In this series, we have talked about how to make resolutions, how to troubleshoot lagging resolutions, and then, apps to support common resolutions: losing weight, running, getting finances in order…This is the last of the series. Reading more is a common resolution, and this one, I’m an expert in! I read both paper books and electronic books.
I use two reading apps every day: the Kindle App and Goodreads. I do a lot of my reading on the Kindle, both a Kindle device (the Voyager) and the kindle app on my iPad. I actually prefer reading on the actual Kindle if I have it with me because I find the e-ink is easier to read, but also, there are less distractions. My iPad has Facebook, email, etc, and I find myself checking them more often than I would like. I don’t like iBooks as much. I find the page turning lags, and the book selection is not as extensive as Amazon’s.
I both read and annotate books in the Kindle app, and when I am finished with a book, I go to www.kindle.amazon.com, to cut and paste my highlights and notes into a note in Evernote. In that way, all the highlights are fully searchable and in one place. You can just use the Evernote clipper, but I prefer to have one book per note in Evernote.
I also borrow books on my Kindle. I find people are often surprised you can borrow books from the library on your kindle, but as long as your library has an e-library, most of the time, you can borrow them within the kindle. If the books are not available on the kindle, you can usually use an app called Overdrive, which can manage library books- and is in some ways easier to borrow books on, but doesn’t allow you to read them on different devices like the Kindle app does. After the allotted time, usually two weeks, the book disappears from your kindle, but the highlights remain.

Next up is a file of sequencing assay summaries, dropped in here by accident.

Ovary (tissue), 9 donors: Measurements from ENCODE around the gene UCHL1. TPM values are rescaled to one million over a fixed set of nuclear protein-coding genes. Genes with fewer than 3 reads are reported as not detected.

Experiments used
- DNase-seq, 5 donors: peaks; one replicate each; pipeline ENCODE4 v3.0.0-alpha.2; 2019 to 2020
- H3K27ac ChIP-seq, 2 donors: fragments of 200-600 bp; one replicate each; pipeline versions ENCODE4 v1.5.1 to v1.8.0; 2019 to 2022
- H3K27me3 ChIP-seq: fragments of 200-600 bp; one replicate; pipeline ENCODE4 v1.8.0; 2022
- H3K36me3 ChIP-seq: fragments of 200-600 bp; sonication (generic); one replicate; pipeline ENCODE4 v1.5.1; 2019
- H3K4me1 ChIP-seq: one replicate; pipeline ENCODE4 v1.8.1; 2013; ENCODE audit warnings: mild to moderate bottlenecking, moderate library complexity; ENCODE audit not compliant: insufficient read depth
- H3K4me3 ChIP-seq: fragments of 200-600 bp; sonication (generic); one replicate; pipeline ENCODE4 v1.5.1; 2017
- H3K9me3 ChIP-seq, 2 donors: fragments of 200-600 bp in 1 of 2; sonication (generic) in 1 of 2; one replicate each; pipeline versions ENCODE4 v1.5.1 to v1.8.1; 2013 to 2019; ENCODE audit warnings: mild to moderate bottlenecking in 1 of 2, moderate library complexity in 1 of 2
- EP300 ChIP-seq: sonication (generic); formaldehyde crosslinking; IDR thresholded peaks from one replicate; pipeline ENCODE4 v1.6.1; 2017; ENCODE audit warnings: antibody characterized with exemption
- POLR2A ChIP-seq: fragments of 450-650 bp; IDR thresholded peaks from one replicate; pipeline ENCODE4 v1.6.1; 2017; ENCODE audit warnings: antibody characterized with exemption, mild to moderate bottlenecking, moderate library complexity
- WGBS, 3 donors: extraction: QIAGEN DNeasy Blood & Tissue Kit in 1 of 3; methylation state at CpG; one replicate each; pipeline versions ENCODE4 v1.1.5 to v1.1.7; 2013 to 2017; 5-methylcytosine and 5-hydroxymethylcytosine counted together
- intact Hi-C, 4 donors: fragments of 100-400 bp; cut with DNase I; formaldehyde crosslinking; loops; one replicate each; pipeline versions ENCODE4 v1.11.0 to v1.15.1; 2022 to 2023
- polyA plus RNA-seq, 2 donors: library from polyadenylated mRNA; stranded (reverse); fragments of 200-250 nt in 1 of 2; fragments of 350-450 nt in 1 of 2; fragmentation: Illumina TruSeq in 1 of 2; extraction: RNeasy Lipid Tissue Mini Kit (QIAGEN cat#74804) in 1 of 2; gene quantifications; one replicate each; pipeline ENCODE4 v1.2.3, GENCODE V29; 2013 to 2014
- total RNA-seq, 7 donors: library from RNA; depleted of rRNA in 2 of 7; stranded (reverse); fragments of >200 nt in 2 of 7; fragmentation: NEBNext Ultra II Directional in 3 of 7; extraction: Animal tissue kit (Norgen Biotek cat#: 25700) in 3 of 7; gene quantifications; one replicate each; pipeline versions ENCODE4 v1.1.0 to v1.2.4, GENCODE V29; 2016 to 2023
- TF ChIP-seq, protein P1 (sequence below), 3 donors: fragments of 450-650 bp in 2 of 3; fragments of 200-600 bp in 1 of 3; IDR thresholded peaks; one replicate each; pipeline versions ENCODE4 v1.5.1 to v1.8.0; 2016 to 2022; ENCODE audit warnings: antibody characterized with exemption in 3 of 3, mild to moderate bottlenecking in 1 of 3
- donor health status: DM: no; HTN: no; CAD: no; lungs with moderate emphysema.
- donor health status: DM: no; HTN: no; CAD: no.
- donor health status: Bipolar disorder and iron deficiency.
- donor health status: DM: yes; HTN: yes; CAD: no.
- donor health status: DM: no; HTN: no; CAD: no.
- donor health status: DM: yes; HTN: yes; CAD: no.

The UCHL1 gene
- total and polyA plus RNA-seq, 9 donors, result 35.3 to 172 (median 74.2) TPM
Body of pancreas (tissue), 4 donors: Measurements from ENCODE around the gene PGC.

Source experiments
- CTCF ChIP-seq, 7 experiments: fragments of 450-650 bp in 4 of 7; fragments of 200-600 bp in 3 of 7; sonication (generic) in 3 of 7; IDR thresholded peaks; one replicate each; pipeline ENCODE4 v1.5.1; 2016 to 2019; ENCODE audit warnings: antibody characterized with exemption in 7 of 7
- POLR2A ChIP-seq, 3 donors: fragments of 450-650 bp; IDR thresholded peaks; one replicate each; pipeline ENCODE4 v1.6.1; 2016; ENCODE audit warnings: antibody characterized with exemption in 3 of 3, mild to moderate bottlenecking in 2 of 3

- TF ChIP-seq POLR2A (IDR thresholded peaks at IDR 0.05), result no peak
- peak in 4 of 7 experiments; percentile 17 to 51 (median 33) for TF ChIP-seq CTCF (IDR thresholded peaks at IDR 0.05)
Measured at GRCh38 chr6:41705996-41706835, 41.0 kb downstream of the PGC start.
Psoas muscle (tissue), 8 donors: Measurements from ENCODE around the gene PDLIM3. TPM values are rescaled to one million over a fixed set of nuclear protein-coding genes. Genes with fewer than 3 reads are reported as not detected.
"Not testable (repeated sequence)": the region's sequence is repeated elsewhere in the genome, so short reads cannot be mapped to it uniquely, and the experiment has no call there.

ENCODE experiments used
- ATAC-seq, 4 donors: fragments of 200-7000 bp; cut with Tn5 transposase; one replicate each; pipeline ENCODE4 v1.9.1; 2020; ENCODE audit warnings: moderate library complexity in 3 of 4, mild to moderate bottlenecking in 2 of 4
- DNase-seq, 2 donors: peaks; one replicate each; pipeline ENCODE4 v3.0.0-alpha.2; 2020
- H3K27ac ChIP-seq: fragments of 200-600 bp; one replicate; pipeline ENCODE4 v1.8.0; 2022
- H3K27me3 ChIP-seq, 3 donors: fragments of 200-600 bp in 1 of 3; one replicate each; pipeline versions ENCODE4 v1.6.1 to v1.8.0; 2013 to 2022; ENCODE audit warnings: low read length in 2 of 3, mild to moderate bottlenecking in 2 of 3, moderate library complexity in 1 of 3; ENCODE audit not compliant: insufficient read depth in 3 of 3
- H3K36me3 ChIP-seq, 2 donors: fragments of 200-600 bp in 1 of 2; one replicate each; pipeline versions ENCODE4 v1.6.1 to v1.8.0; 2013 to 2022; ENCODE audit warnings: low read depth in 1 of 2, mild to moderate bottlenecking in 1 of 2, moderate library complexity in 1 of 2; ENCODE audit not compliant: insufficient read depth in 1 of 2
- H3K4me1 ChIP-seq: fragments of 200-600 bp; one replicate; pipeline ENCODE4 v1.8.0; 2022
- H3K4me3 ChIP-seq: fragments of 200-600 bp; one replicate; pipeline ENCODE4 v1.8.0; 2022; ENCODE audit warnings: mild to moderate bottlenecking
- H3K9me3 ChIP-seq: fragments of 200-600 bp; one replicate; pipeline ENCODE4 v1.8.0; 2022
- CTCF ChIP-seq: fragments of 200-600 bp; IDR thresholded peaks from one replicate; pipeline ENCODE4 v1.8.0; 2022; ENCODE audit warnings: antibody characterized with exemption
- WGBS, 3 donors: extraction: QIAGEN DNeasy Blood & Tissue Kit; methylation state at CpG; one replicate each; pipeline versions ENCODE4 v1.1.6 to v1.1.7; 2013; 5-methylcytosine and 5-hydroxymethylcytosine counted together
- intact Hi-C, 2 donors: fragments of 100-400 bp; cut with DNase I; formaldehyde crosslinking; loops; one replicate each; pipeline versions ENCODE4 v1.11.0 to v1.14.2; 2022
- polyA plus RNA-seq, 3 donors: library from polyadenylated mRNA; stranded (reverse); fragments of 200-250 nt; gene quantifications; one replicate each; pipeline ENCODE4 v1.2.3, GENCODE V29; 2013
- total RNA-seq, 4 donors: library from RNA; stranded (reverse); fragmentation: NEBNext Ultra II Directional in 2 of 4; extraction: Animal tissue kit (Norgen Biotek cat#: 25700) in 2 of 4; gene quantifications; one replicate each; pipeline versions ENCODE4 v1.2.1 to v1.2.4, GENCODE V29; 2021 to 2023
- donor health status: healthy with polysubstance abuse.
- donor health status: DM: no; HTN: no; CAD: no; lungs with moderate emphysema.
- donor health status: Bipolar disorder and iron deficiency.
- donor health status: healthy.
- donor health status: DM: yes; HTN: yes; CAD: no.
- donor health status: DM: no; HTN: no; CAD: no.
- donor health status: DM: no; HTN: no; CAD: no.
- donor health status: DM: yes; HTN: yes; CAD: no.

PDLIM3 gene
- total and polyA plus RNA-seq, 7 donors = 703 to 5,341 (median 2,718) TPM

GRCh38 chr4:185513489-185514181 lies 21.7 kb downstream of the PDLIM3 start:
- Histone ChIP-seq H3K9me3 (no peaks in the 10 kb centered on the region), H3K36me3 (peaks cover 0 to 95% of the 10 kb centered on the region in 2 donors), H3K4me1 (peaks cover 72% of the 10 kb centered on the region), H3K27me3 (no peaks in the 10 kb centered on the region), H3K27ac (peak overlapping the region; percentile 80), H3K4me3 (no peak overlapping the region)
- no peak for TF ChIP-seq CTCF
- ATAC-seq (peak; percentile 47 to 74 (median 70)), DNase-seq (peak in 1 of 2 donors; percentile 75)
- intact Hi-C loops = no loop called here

Goodreads is another app I use all the time. I have a reading list which is probably longer than the time I have left on this earth. Every time I hear a new book suggestion that I am interested in, I put it in the Goodreads app, which is a social media site for readers. You can write reviews, read others’ reviews on books, and get suggestions for books you would be interested in. Also, if you’re hoping to read more this year, you can set a Reading Challenge goal for yourself. If you have a book on your to-read list that goes on sale, Goodreads will alert you, which is nice.
I also have a few resources I regularly find books in. The first is Bookmarks magazine, which basically compiles reviews of books, in a sort of book review meta-analysis. They have great suggestions. The other resources I use daily are www.earlybirdbooks.com and www.booklemur.com which are free services. You sign up for the services, choosing what subjects you are interested in reading about, and they email you a list daily of books in those subjects that are on sale, usually about $1-$3, which is a substantial savings!
Are you a reader? What apps do you use? Connect with me on Goodreads here.
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